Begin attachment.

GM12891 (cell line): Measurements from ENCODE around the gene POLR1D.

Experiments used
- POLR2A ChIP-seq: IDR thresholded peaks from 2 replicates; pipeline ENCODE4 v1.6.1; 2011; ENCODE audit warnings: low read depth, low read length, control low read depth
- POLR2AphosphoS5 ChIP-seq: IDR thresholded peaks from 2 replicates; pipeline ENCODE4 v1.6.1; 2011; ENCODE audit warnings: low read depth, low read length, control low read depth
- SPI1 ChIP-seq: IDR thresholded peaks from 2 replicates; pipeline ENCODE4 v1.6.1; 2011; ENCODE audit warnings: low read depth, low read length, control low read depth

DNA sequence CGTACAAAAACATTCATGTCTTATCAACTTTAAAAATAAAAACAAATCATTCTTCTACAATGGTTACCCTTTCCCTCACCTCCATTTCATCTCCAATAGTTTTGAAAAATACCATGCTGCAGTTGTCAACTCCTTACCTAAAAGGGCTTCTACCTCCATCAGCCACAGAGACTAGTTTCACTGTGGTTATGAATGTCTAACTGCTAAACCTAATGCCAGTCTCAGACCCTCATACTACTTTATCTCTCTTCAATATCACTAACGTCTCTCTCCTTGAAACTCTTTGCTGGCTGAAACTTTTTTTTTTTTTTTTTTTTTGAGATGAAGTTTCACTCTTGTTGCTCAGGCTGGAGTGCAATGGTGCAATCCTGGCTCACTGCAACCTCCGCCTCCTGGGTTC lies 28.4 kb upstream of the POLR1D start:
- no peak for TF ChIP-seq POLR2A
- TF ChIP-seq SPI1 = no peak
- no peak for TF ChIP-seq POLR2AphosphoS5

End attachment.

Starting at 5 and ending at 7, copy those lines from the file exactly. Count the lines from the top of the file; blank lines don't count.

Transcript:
- SPI1 ChIP-seq: IDR thresholded peaks from 2 replicates; pipeline ENCODE4 v1.6.1; 2011; ENCODE audit warnings: low read depth, low read length, control low read depth

DNA sequence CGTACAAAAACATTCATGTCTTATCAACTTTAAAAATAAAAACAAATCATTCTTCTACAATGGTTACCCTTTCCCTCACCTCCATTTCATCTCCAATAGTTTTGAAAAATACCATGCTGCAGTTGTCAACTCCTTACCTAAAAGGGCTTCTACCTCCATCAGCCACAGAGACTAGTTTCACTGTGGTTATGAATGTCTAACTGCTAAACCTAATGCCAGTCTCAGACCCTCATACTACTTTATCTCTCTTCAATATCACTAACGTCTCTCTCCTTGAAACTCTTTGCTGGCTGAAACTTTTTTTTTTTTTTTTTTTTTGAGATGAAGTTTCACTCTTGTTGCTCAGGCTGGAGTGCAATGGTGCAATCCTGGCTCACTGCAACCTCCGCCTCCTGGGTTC lies 28.4 kb upstream of the POLR1D start:
- no peak for TF ChIP-seq POLR2A